MIL thus forms a discursive framework that encompasses a variety of media types, contents, audiences and/or target groups and sites of learning, with a prominent perspective to advocate democracy and civic engagement. However, it has been criticized for its all-inclusivity; the macro-level approach has been regarded as lacking nuances, or to be seen to be aligned to solely ‘good’ aims and agency such as in promoting peace and justice education36 and conceived of as a cure for everything, which Buckingham37 criticizes for ‘solutionism.’ Despite its shortcomings, MIL has turned out to function as a macro-frame to address the pedagogical ecologies and their pertinent policy and infrastructural landscapes around media education within a country or region. The development of the concept has unfolded into three directions. First, the tight focus on ‘media’ has been questioned by adding new extensions to the core concept of ‘media’ literacy – not only ‘media and information literacy’ (MIL), but also ‘media and information literacy expansion’ (MILx),38 ‘media, information and digital literacy’ (MIDL).39 Second, the generality of the ‘media’ focus has been questioned, which has led either into rather focusing on individual subtypes with a tighter delimitation of the object such as television literacy or genre literacy, or omitting the ‘media’ by advocating non-media-centric literacy labelled as post-media-literacy.40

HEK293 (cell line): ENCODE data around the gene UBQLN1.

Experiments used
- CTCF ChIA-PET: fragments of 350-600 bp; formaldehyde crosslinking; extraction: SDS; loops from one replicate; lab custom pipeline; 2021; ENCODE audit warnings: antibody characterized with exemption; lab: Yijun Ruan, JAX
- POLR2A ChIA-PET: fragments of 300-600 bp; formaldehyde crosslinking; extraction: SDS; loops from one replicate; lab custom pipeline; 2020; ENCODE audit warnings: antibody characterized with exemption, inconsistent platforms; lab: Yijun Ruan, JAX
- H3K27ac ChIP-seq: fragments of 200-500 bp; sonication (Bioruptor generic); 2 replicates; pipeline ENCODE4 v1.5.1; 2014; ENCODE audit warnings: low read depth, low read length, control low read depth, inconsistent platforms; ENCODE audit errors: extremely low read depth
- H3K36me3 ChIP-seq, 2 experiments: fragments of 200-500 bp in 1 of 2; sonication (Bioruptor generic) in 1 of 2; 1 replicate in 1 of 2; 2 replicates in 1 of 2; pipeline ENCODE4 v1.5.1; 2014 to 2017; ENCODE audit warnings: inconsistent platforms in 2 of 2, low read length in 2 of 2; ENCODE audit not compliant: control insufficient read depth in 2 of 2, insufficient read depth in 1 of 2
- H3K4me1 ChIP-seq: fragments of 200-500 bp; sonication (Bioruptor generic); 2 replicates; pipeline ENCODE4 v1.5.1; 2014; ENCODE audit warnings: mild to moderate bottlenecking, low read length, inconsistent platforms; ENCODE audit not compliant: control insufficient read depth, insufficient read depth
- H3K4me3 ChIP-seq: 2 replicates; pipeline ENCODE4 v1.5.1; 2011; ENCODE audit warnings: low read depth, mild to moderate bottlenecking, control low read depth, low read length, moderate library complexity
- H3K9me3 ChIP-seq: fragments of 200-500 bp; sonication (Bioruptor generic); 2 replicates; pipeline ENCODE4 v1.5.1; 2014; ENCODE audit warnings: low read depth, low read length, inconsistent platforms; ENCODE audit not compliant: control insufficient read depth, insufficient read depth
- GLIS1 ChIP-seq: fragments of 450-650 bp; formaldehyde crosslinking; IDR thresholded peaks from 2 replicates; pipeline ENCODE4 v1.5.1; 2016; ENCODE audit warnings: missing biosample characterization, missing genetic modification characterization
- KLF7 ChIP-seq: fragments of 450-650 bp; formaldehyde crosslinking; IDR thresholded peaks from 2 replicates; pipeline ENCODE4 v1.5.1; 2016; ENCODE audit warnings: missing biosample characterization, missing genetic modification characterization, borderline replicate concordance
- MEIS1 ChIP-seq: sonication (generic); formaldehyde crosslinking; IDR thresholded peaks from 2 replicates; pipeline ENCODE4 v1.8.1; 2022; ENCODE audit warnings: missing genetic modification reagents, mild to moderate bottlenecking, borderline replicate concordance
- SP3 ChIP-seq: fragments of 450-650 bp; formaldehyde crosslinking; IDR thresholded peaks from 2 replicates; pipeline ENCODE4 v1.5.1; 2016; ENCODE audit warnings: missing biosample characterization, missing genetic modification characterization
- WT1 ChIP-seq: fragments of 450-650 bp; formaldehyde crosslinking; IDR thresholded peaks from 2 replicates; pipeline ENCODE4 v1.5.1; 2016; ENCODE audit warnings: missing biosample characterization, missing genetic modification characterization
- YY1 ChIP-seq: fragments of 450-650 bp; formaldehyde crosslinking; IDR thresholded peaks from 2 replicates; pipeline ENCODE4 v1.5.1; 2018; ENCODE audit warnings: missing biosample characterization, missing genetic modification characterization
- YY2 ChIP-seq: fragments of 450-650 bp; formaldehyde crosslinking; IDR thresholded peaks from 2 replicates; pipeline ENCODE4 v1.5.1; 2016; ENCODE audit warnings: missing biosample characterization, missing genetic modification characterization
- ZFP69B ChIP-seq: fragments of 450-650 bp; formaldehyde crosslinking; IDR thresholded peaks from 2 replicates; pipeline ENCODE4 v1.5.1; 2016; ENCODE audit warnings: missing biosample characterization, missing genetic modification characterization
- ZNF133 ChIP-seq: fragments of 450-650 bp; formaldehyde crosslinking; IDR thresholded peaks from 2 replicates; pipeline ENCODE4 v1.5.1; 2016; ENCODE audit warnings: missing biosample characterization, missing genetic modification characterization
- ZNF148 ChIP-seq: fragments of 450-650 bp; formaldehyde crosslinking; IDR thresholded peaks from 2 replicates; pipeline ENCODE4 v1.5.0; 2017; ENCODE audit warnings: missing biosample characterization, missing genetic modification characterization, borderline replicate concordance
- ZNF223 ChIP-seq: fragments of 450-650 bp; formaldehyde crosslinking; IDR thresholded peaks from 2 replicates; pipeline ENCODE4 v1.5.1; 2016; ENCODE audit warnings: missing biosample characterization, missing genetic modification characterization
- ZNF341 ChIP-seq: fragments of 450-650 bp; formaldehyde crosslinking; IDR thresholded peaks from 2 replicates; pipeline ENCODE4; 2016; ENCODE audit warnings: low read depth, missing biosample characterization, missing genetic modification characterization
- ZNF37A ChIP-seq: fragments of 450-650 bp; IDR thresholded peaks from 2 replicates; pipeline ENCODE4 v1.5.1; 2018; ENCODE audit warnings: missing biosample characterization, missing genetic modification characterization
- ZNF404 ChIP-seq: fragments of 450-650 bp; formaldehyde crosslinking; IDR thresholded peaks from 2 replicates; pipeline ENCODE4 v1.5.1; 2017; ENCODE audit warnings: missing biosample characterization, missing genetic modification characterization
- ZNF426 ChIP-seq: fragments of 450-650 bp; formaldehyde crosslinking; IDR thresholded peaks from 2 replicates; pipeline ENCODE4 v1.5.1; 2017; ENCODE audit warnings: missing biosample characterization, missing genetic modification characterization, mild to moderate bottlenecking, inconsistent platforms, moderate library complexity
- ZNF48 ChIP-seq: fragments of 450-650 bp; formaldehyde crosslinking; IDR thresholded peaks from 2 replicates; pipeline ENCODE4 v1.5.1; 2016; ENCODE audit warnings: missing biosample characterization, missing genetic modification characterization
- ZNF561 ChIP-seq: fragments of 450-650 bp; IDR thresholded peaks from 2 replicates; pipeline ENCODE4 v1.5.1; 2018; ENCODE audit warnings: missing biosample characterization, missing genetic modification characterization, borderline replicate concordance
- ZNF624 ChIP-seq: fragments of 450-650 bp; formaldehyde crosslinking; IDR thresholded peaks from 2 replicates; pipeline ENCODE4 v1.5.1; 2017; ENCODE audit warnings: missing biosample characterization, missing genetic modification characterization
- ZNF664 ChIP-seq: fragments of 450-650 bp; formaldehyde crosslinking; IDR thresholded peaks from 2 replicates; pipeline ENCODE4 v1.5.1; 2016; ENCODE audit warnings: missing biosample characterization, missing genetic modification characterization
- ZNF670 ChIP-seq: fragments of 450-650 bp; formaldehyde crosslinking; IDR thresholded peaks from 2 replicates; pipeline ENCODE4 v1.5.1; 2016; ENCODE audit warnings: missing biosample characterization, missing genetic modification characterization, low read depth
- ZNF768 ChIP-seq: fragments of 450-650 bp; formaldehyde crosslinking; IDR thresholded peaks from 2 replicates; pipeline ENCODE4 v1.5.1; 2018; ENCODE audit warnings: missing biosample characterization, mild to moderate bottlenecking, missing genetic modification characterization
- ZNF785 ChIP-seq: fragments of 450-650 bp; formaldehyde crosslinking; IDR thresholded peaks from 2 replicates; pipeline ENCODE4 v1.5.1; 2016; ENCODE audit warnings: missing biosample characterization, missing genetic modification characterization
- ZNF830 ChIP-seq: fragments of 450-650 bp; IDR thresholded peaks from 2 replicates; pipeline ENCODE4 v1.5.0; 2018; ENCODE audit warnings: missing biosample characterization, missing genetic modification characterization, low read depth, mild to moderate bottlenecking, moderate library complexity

We can assess that previously media literacy and education were about how people can learn to deal with media. Now, in the era of deep mediatization41 and disappearance of the media from the centre42 media literacy and education is about how people can deal with society that is profoundly mediated and includes the people as media actors. We are living in a situation where the general educational function cannot completely be separated from the media educational function. Examining factual television as purely educational content also entails the media educational perspective, even if its strength and relevance varies, because in order to receive mediated content the receiver needs to be able to understand the mediated character of it. Indeed, Hartley43 suggests that by providing individuals with possibilities for informal learning, television ‘teaches the formation of identity and citizenship in a society characterized by the unknowability of its nevertheless sovereign populations’; however, at the same time, the ‘outcome is both literacy in audio-visuality and citizenship of media – to be used who knows how, by populations whose purposes and actions are outside of the pedagogic relations used by TV.’ Hartley, in other words, expresses the educational and media educational function of media in a way that we want to examine factual television as a ‘teacher.’